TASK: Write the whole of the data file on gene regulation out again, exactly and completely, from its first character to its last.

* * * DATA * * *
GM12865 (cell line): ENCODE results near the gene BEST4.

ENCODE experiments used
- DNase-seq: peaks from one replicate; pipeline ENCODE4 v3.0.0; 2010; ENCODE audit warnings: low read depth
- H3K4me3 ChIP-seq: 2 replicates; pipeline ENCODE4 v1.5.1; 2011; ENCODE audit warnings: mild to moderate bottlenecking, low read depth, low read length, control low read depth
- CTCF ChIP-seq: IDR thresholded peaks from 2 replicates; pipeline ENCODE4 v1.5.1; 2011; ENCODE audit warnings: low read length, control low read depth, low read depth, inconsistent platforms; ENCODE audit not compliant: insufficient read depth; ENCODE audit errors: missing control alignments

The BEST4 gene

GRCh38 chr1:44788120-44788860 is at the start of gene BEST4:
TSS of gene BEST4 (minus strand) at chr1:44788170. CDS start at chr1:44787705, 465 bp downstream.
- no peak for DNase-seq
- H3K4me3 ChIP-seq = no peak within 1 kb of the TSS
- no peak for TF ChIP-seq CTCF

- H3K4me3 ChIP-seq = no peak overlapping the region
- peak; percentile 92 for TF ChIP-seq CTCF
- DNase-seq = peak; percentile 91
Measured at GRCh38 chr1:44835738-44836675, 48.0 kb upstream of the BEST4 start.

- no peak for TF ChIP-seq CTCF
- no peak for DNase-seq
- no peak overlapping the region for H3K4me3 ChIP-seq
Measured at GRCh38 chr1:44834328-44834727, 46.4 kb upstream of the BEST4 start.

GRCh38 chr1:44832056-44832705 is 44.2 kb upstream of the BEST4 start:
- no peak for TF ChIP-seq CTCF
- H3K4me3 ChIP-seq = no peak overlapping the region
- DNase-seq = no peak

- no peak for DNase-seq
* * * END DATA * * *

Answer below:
GM12865 (cell line): ENCODE results near the gene BEST4.

ENCODE experiments used
- DNase-seq: peaks from one replicate; pipeline ENCODE4 v3.0.0; 2010; ENCODE audit warnings: low read depth
- H3K4me3 ChIP-seq: 2 replicates; pipeline ENCODE4 v1.5.1; 2011; ENCODE audit warnings: mild to moderate bottlenecking, low read depth, low read length, control low read depth
- CTCF ChIP-seq: IDR thresholded peaks from 2 replicates; pipeline ENCODE4 v1.5.1; 2011; ENCODE audit warnings: low read length, control low read depth, low read depth, inconsistent platforms; ENCODE audit not compliant: insufficient read depth; ENCODE audit errors: missing control alignments

The BEST4 gene

GRCh38 chr1:44788120-44788860 is at the start of gene BEST4:
TSS of gene BEST4 (minus strand) at chr1:44788170. CDS start at chr1:44787705, 465 bp downstream.
- no peak for DNase-seq
- H3K4me3 ChIP-seq = no peak within 1 kb of the TSS
- no peak for TF ChIP-seq CTCF

- H3K4me3 ChIP-seq = no peak overlapping the region
- peak; percentile 92 for TF ChIP-seq CTCF
- DNase-seq = peak; percentile 91
Measured at GRCh38 chr1:44835738-44836675, 48.0 kb upstream of the BEST4 start.

- no peak for TF ChIP-seq CTCF
- no peak for DNase-seq
- no peak overlapping the region for H3K4me3 ChIP-seq
Measured at GRCh38 chr1:44834328-44834727, 46.4 kb upstream of the BEST4 start.

GRCh38 chr1:44832056-44832705 is 44.2 kb upstream of the BEST4 start:
- no peak for TF ChIP-seq CTCF
- H3K4me3 ChIP-seq = no peak overlapping the region
- DNase-seq = no peak

- no peak for DNase-seq